Kumiko, the Treasure Hunter 2014

Directed by David Zellner Fresh

Inspired by an urban legend that was itself inspired by the Coen brothers’ Fargo, filmmaking brothers David and Nathan Zellner have crafted a quixotic adventure story as beguiling as it is wondrously strange.

Aug 26

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Sep 07

Lido Hamilton

In Your Wishlist
United States In English and Japanese with English subtitles
104 minutes CinemaScope/DCP
G (cert)

Director

Producers

Nathan Zellner
,
Cameron Lamb
,
Chris Ohlson
,
Andrew Banks
,
Jim Burke

Screenplay

David Zellner
,
Nathan Zellner

Photography

Sean Porter

Editor

Melba Jodorowsky

Production designers

Ota Kikuo
,
Chad Keith

Costume designers

Tony Crosbie
,
Kiersten Ronning

Music

The Octopus Project

With

Rinko Kikuchi (Kumiko)
,
Nathan Zellner (Robert)
,
David Zellner (deputy)
,
Katsube Nobuyuki (Mr Sakagami)
,
Shirley Venard (old woman)

Festivals

Sundance
,
Berlin
,
SXSW
,
San Francisco 2014

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Elsewhere

Inspired by an urban legend that was itself inspired by the Coen brothers’ jest that their black comedy classic Fargo was based on a true story, another team of filmmaking brothers, David and Nathan Zellner, have crafted a quixotic adventure story as beguiling as it is wondrously strange. Oscar-nominated Kikuchi Rinko (Babel, Norwegian Wood) stars as the misfit Kumiko. A shy Tokyo office worker, she is demeaned by her bullying boss and perky younger co-workers while being constantly nagged by her busybody mother. Seeking an escape, she becomes fixated on a worn videotape of Fargo and is convinced that the suitcase full of ransom money buried in the snow by Steve Buscemi’s hapless kidnapper is real and waiting to be rediscovered.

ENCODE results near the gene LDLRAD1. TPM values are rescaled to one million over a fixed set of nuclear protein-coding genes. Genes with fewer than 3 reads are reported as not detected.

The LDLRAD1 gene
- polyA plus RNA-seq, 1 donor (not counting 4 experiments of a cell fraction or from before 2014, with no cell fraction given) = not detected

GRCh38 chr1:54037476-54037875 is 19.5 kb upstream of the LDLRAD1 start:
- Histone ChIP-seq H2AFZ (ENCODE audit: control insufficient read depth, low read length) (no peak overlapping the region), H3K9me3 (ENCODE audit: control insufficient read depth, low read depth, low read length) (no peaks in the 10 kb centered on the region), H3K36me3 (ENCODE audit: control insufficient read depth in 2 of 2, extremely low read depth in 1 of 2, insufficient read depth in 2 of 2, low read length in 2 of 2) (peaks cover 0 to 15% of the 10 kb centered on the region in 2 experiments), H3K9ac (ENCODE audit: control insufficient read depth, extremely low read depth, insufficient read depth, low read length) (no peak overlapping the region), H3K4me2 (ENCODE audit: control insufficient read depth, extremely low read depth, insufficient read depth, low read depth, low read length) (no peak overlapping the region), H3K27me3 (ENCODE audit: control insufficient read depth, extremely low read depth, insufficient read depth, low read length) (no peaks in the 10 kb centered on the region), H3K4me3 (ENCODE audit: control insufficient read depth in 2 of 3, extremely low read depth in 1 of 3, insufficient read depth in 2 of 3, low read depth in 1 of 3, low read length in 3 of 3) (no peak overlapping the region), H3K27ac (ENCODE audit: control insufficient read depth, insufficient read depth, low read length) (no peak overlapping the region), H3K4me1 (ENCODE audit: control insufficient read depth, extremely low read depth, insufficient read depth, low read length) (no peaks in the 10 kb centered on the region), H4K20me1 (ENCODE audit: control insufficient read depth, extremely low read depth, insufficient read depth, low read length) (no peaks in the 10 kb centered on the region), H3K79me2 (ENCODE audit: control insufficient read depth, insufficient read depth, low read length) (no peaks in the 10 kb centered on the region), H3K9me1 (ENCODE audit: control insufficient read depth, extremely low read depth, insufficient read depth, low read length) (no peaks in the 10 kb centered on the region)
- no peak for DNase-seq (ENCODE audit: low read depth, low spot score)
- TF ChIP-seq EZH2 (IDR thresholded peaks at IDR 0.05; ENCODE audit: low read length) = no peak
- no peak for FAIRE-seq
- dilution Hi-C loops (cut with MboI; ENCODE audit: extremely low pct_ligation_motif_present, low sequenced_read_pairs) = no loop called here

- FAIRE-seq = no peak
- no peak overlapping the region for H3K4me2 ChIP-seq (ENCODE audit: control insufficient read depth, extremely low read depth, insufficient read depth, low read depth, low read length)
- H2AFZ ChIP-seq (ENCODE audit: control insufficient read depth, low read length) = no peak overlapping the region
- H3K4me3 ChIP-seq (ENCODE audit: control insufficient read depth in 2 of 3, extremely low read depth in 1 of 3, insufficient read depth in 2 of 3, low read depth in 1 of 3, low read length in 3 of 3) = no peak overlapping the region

“With a true believer’s fervor, Kumiko will get herself to the impossibly distant, exotic land of North Dakota – barriers of language, money, sufficient winter clothing and reality be damned. Her quest is as pure as it is, seemingly, insane. Whatever one might have expected next from the unpredictable Zellner brothers, this wasn’t it: A nearly plotless, frequently wordless road trip narrative, their absurdist humor boiled down to a cryptic, exquisite minimalism. It’s peopled with characters (including ones played by the siblings themselves) whose very human warmth is only heightened by Kumiko’s impenetrable oddity.” — Dennis Harvey, San Francisco International Film Festival

“A wonderfully weird – and ultimately compassionate – vamp on the power of fantasy and obsession that crosses international datelines.” — Kimberly Chun, San Francisco Bay Guardian